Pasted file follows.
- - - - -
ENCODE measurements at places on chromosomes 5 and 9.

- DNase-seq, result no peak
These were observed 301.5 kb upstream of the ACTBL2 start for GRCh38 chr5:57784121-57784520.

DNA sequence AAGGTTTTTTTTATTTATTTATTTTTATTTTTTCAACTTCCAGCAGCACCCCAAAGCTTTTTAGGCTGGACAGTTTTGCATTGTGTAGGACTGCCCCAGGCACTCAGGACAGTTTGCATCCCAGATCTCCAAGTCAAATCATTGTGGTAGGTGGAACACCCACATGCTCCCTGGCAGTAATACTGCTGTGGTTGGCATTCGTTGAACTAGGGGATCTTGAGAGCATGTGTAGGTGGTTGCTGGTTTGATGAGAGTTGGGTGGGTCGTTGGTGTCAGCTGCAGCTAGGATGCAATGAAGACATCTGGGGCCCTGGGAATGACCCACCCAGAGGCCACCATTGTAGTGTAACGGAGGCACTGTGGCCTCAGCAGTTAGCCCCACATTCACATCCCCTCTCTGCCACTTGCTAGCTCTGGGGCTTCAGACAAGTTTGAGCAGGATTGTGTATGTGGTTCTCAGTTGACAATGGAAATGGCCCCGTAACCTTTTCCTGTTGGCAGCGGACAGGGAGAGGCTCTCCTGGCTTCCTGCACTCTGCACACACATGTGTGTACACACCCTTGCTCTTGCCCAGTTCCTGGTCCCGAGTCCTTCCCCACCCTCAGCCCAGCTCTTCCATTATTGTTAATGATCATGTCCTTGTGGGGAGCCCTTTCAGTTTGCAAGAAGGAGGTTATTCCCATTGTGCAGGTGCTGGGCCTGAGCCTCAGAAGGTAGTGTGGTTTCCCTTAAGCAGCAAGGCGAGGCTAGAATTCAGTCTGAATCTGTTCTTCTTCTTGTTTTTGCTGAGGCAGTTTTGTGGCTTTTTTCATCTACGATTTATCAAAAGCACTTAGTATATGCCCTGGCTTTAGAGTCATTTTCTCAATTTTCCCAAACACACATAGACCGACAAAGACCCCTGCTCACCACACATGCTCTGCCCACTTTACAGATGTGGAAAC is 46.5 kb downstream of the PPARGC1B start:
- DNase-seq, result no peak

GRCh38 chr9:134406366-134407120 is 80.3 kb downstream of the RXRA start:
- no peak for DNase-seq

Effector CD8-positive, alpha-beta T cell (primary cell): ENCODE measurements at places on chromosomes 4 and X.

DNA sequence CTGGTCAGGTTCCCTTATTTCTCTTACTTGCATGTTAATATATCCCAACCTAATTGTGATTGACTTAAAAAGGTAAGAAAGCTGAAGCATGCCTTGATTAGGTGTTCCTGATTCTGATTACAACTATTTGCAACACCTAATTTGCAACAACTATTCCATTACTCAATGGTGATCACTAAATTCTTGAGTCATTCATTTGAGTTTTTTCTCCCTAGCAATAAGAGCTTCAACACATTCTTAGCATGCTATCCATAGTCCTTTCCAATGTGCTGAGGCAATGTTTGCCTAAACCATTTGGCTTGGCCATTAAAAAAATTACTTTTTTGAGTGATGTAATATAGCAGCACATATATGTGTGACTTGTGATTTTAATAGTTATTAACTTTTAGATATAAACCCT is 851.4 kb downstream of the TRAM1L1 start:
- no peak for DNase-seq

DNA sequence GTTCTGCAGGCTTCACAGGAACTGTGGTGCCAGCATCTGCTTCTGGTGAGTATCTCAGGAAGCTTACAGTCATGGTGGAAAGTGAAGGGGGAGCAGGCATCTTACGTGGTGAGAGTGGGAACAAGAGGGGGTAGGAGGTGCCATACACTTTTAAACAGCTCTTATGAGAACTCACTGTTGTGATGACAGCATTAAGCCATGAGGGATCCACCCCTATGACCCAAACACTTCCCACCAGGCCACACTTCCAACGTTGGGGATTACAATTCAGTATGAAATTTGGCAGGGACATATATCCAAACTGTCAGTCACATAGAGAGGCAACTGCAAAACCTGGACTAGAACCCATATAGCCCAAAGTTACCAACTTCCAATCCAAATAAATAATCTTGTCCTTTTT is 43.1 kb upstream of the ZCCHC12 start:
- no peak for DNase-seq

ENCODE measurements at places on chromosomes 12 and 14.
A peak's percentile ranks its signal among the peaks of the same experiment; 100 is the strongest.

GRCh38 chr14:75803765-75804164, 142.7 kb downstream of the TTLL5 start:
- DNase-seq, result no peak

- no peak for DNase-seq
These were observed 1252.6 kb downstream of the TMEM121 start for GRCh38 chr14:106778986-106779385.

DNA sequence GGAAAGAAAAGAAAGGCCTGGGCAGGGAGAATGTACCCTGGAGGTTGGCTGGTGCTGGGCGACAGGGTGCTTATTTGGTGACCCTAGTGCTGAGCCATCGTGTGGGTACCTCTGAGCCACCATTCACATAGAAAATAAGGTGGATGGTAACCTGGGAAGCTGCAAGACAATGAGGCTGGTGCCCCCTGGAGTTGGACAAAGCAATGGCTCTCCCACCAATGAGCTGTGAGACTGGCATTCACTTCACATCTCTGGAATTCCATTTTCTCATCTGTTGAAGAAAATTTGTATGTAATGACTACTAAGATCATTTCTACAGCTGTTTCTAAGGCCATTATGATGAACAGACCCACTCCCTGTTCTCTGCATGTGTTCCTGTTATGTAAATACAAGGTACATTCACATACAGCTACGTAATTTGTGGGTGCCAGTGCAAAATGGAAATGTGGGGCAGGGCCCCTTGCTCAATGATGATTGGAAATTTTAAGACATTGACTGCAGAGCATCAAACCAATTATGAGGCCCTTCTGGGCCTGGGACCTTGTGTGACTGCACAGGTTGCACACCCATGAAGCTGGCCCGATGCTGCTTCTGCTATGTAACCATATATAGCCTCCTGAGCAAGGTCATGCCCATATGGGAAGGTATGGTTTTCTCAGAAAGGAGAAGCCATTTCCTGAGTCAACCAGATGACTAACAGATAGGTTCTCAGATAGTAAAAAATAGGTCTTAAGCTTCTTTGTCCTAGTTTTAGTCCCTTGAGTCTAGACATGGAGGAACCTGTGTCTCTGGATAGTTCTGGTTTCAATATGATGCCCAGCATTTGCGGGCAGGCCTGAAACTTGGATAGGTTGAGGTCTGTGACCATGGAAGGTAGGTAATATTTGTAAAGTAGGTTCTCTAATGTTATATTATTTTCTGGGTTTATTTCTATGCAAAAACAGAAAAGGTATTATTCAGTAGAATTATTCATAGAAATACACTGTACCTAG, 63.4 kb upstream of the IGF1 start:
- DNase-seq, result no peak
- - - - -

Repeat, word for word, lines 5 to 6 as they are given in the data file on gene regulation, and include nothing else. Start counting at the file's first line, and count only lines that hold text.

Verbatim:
- DNase-seq, result no peak

GRCh38 chr9:134406366-134407120 is 80.3 kb downstream of the RXRA start: